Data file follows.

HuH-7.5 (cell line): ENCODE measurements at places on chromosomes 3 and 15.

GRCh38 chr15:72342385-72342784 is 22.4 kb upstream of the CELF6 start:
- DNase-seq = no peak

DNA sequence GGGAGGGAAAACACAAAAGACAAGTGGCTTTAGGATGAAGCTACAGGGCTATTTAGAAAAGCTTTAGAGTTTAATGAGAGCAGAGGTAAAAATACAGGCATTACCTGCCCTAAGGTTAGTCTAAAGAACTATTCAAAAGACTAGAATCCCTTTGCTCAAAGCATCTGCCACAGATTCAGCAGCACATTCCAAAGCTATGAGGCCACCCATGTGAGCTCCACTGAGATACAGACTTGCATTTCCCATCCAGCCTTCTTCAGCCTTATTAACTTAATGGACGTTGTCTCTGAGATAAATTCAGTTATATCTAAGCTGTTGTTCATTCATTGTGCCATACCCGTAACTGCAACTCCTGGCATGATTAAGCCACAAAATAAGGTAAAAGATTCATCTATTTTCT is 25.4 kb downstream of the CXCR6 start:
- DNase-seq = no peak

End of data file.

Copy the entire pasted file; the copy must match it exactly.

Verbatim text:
HuH-7.5 (cell line): ENCODE measurements at places on chromosomes 3 and 15.

GRCh38 chr15:72342385-72342784 is 22.4 kb upstream of the CELF6 start:
- DNase-seq = no peak

DNA sequence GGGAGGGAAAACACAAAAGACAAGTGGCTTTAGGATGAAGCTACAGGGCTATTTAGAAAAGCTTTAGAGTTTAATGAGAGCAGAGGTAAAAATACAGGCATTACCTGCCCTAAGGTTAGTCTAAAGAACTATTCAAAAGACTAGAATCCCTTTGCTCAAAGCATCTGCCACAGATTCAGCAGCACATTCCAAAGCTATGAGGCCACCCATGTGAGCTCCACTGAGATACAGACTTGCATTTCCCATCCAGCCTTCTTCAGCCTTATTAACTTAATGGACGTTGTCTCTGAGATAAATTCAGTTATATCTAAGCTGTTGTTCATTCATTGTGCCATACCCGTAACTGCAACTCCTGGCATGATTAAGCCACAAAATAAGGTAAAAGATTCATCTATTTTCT is 25.4 kb downstream of the CXCR6 start:
- DNase-seq = no peak